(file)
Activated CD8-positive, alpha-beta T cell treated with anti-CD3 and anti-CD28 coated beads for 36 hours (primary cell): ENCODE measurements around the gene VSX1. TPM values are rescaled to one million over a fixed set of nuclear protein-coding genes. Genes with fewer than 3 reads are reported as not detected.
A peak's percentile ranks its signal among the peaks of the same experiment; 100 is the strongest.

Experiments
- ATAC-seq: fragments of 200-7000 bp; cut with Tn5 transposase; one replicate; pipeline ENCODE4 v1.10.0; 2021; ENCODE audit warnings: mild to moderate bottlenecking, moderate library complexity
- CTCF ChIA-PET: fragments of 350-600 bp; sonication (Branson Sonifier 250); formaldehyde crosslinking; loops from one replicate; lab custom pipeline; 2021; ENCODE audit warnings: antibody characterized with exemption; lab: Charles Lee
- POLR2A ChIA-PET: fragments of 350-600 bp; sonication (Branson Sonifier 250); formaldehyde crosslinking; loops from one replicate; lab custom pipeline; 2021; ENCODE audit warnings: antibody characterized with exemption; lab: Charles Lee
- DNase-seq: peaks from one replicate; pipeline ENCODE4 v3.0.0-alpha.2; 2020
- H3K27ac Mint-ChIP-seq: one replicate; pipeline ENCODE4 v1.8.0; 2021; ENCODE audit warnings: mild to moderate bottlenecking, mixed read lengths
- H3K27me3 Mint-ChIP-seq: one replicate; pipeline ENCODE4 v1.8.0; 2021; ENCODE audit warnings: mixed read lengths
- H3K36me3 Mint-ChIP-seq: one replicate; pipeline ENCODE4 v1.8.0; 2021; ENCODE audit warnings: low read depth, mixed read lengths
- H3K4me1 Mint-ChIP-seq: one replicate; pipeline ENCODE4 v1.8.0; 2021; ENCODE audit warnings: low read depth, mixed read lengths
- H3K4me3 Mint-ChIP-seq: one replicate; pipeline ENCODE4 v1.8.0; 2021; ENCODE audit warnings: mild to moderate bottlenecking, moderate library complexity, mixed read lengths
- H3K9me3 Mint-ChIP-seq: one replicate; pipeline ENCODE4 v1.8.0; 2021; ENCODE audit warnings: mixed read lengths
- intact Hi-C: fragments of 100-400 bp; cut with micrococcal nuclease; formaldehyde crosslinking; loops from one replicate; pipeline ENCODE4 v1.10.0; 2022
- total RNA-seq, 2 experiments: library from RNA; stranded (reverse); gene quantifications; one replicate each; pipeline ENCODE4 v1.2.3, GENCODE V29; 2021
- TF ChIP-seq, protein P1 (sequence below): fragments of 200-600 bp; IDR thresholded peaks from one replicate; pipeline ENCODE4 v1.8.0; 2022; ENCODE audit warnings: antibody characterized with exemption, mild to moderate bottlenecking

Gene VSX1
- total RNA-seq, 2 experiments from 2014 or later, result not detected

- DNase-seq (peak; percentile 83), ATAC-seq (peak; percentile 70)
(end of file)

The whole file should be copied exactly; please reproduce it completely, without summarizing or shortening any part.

Activated CD8-positive, alpha-beta T cell treated with anti-CD3 and anti-CD28 coated beads for 36 hours (primary cell): ENCODE measurements around the gene VSX1. TPM values are rescaled to one million over a fixed set of nuclear protein-coding genes. Genes with fewer than 3 reads are reported as not detected.
A peak's percentile ranks its signal among the peaks of the same experiment; 100 is the strongest.

Experiments
- ATAC-seq: fragments of 200-7000 bp; cut with Tn5 transposase; one replicate; pipeline ENCODE4 v1.10.0; 2021; ENCODE audit warnings: mild to moderate bottlenecking, moderate library complexity
- CTCF ChIA-PET: fragments of 350-600 bp; sonication (Branson Sonifier 250); formaldehyde crosslinking; loops from one replicate; lab custom pipeline; 2021; ENCODE audit warnings: antibody characterized with exemption; lab: Charles Lee
- POLR2A ChIA-PET: fragments of 350-600 bp; sonication (Branson Sonifier 250); formaldehyde crosslinking; loops from one replicate; lab custom pipeline; 2021; ENCODE audit warnings: antibody characterized with exemption; lab: Charles Lee
- DNase-seq: peaks from one replicate; pipeline ENCODE4 v3.0.0-alpha.2; 2020
- H3K27ac Mint-ChIP-seq: one replicate; pipeline ENCODE4 v1.8.0; 2021; ENCODE audit warnings: mild to moderate bottlenecking, mixed read lengths
- H3K27me3 Mint-ChIP-seq: one replicate; pipeline ENCODE4 v1.8.0; 2021; ENCODE audit warnings: mixed read lengths
- H3K36me3 Mint-ChIP-seq: one replicate; pipeline ENCODE4 v1.8.0; 2021; ENCODE audit warnings: low read depth, mixed read lengths
- H3K4me1 Mint-ChIP-seq: one replicate; pipeline ENCODE4 v1.8.0; 2021; ENCODE audit warnings: low read depth, mixed read lengths
- H3K4me3 Mint-ChIP-seq: one replicate; pipeline ENCODE4 v1.8.0; 2021; ENCODE audit warnings: mild to moderate bottlenecking, moderate library complexity, mixed read lengths
- H3K9me3 Mint-ChIP-seq: one replicate; pipeline ENCODE4 v1.8.0; 2021; ENCODE audit warnings: mixed read lengths
- intact Hi-C: fragments of 100-400 bp; cut with micrococcal nuclease; formaldehyde crosslinking; loops from one replicate; pipeline ENCODE4 v1.10.0; 2022
- total RNA-seq, 2 experiments: library from RNA; stranded (reverse); gene quantifications; one replicate each; pipeline ENCODE4 v1.2.3, GENCODE V29; 2021
- TF ChIP-seq, protein P1 (sequence below): fragments of 200-600 bp; IDR thresholded peaks from one replicate; pipeline ENCODE4 v1.8.0; 2022; ENCODE audit warnings: antibody characterized with exemption, mild to moderate bottlenecking

Gene VSX1
- total RNA-seq, 2 experiments from 2014 or later, result not detected

- DNase-seq (peak; percentile 83), ATAC-seq (peak; percentile 70)